It could soon kill about 3,000 people. Can viral autopsies find them?

TORONTO — A surprisingly potent outbreak of a deadly form of lung cancer has been reported in Canada, with a toll that may approach 3,000.

The disease — called carcinoid syndrome — affects people with gastrointestinal issues such as constipation and gastrointestinal bleeding and is associated with several viruses including the herpes simplex virus and the HPV virus. These conditions prompt cancers of the colon and rectum, liver and other tissues, like lymph nodes.

The detection of these cancers comes from a viral “autopsy,” which involves patients being routinely tested for their viruses and having them sequenced.

The first reports of the disease emerged in Britain in 1983. For some reason, early detection of the disease was not widespread, as some hospitals were reluctant to diagnose the condition unless patients showed noticeable symptoms. The virus was first found in the United States in 1994.

But it wasn’t until 2009 that the United States began testing more and more people for the virus after more than 2,500 cases had been reported and cases were spreading rapidly. The California Department of Public Health then began requiring that all schoolchildren receive these screenings, and subsequent testing has shed light on other states, including California, which now requires that all blood donors undergo a single standard test for cancer of the cervix and cervixes.

Then came the Ontario cases.

Carcinoid syndrome results from a specific combination of viruses and other health problems, but the diseases are co-infected. A sufficient number of circulating viruses accompanies cancer of the upper GI tract to produce severe symptoms that are significant enough for the disease to be diagnosed in nearly half of patients.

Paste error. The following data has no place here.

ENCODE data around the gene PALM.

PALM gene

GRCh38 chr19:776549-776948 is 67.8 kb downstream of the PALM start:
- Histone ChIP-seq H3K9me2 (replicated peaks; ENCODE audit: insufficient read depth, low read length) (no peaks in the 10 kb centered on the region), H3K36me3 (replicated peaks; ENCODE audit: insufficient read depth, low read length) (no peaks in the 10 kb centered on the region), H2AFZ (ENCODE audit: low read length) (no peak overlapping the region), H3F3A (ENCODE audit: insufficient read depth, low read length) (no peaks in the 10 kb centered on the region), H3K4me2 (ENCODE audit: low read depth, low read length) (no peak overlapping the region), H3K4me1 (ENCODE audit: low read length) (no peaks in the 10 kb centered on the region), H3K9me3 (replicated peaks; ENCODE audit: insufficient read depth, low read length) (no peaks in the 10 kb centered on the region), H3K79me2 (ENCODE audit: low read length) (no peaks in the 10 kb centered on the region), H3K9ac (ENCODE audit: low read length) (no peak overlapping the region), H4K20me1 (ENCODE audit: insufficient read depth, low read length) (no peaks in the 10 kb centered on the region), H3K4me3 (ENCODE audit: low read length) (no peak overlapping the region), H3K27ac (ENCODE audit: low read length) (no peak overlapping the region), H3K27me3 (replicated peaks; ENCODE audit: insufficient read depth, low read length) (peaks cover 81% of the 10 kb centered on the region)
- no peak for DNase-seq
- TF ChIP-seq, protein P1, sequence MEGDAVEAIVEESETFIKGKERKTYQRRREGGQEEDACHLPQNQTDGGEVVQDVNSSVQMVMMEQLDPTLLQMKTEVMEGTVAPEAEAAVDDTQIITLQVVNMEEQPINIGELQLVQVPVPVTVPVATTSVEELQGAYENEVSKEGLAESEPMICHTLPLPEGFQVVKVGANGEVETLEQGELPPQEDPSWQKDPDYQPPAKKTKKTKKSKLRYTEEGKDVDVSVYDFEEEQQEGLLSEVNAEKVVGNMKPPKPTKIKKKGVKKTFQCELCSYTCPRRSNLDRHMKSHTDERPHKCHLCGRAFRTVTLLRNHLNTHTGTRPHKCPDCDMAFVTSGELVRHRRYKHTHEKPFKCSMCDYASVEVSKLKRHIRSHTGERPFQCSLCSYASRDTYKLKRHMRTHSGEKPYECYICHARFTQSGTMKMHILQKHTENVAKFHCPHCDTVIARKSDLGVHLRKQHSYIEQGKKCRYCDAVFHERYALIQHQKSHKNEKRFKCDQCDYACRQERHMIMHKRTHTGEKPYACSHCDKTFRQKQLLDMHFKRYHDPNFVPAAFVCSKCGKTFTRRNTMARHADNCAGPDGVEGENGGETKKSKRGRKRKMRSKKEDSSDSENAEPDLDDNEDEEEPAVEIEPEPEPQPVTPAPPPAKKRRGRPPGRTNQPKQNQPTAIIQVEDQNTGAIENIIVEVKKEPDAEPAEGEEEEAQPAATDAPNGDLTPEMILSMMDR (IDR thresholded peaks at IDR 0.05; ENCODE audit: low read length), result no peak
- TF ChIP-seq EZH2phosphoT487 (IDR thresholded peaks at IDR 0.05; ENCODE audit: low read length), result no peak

In an interview, Dr. Erasmo Rebello, a scientist at the Hospital for Sick Children in Toronto, said the combination of viruses has been associated with larger cancerous tumors. “There are studies that have found up to 50 percent to 70 percent of cases of melanoma are correlated with virus infections,” he said.

Explaining why the outbreaks might persist for years, he said: “The disease can be recurrent in both the mouth and the throat but there also seems to be a problem in the glands that sit below the tongue and the two larynx tissues that sit above the voice box.”

The new cases are so dramatic that some doctors are speculating that the problem is related to the globalization of the herpes virus and its role in the spread of other viruses.

“The disease is susceptible to reemergence in populations with poor sanitation and a high susceptibility to sanitation problems,” said Eric Fornal, associate director of the Canadian Institutes of Health Research’s Centre for Cancer Research.

“It’s a complex problem,” he added. “Human immunodeficiency virus and herpes are endemic in the populations it has affected in the past. There also seems to be an association with the exposure of certain people with certain germs and poor respiratory care in certain regions.”

SOURCE: The New York Times

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